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CEO DATELINE – API target of climate change lawsuits

Sept. 14, 2020
By Walt Williams

Another state and a city have named the American Petroleum Institute as a defendant in lawsuits brought against the oil and gas industry for allegedly misleading the public about the reality of climate change, the news site Bloomberg Law reported Monday.

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Minnesota was the first state to take legal action API, with state Attorney General Keith Ellison bringing a lawsuit in June against the trade group, ExxonMobil and Koch Industries for consumer fraud and deceptive trade practices. Hoboken, N.J., filed its lawsuit Sept. 2 and Delaware announced Sept. 10 it was suing 31 fossil fuel companies and API.

The Minnesota lawsuit seeks restitution for Minnesotans allegedly harmed by inaction on climate change and wants API and the other defendants to fund a public education campaign to counter their alleged past misstatements.

“Impacts from climate change hurt our low-income residents and communities of color first and worst. The impacts on farmers in our agricultural state are widespread as well,” Ellison said in a statement. “Holding these companies accountable for the climate deception they’ve spread and continue to spread is essential to helping families to afford their lives and live with dignity and respect.”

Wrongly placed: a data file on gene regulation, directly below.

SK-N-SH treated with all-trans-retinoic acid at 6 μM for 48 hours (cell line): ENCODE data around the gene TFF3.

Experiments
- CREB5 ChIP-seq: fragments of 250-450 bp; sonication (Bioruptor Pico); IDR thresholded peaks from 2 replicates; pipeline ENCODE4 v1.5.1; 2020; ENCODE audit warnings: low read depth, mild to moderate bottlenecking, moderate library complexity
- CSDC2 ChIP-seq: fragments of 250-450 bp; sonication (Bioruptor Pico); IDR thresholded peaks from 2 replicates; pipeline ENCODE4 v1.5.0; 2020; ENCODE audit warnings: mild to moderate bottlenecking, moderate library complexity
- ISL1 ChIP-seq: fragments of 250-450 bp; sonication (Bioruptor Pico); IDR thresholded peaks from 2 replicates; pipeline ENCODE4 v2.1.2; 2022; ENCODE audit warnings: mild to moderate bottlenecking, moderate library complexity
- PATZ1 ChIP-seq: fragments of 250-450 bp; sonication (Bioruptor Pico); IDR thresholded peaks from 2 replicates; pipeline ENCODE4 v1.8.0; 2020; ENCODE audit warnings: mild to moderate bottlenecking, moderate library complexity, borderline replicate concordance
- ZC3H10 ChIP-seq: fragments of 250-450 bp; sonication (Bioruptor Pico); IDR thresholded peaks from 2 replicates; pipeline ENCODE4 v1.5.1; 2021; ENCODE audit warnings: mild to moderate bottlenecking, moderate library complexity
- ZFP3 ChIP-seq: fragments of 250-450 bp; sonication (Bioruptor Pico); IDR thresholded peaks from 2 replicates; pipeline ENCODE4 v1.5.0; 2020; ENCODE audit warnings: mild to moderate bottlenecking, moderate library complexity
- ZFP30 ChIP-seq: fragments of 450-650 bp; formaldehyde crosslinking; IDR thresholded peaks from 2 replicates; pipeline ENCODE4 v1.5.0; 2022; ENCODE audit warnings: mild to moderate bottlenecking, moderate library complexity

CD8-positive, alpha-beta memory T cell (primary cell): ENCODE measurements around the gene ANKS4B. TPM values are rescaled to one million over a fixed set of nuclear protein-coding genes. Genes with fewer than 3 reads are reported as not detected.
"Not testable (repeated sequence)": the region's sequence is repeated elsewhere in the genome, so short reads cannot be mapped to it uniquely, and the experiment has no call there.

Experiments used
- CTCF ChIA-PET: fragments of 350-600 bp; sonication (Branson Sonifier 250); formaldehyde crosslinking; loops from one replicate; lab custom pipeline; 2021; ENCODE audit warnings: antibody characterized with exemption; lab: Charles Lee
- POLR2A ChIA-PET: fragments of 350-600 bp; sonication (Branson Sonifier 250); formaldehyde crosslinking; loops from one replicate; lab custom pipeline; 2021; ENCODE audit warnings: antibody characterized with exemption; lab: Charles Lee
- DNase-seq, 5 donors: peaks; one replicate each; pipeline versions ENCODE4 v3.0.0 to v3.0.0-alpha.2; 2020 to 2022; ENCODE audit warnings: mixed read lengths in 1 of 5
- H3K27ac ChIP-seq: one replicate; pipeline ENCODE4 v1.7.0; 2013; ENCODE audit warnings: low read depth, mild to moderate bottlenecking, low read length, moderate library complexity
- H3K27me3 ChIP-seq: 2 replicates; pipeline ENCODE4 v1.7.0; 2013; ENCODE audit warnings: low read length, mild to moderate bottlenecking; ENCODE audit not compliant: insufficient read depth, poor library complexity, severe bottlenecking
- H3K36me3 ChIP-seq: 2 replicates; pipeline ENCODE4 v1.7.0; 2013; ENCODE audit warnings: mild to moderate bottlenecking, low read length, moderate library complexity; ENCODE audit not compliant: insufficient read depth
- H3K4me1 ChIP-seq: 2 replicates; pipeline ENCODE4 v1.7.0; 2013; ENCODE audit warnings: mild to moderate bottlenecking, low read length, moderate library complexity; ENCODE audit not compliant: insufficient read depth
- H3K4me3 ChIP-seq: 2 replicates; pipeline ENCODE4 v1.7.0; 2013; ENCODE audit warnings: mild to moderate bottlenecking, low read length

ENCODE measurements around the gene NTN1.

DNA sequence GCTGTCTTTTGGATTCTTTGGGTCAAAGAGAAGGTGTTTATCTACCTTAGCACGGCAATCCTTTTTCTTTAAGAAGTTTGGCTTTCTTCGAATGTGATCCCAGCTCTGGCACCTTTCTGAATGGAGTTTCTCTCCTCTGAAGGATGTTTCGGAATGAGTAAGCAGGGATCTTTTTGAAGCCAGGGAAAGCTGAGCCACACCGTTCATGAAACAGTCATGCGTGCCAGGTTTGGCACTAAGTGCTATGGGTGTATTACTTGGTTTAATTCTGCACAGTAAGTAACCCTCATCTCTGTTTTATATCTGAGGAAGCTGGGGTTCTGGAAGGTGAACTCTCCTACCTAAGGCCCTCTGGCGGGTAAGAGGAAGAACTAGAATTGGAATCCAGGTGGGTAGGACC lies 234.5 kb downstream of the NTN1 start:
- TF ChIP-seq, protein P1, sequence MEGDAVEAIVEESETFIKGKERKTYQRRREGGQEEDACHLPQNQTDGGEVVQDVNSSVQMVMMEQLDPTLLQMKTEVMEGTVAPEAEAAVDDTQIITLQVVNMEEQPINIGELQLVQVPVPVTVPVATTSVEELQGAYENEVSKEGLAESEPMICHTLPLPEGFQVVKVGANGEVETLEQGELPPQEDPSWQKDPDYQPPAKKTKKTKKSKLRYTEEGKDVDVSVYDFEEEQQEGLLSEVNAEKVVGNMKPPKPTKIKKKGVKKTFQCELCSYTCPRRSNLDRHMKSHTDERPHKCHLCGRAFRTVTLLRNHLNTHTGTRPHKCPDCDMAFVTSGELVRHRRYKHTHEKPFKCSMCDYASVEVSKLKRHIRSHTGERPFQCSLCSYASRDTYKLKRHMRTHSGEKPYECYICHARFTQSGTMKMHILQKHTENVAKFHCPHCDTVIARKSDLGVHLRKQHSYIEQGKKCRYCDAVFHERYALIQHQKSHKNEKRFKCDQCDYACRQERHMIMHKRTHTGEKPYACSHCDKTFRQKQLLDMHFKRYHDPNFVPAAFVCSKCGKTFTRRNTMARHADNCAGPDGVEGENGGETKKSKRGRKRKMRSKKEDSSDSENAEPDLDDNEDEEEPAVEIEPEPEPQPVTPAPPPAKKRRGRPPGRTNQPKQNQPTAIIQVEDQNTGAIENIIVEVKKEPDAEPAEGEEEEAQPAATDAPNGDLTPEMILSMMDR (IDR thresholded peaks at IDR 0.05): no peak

In a statement to Bloomberg Law, API defended the industry’s attempts to reduce greenhouse gases responsible for climate change.

“The record of the past two decades demonstrates that the industry has achieved its goal of providing affordable, reliable American energy to U.S. consumers while substantially reducing emissions and our environmental footprint,” API senior vice president and chief legal officer Paul Afonso told the news site. “Any suggestion to the contrary is false.”

Legal experts told Bloomberg Law the lawsuits pose a serious risk to API by seeking internal documents stretching back decades and by requiring expensive courtroom defense.

“There are colorable claims against trade associations that make the risk of them being litigated high, even if there’s a low probability of plaintiffs’ success,” said Donald J. Kochan, a professor at George Mason University specializing in environmental law and torts.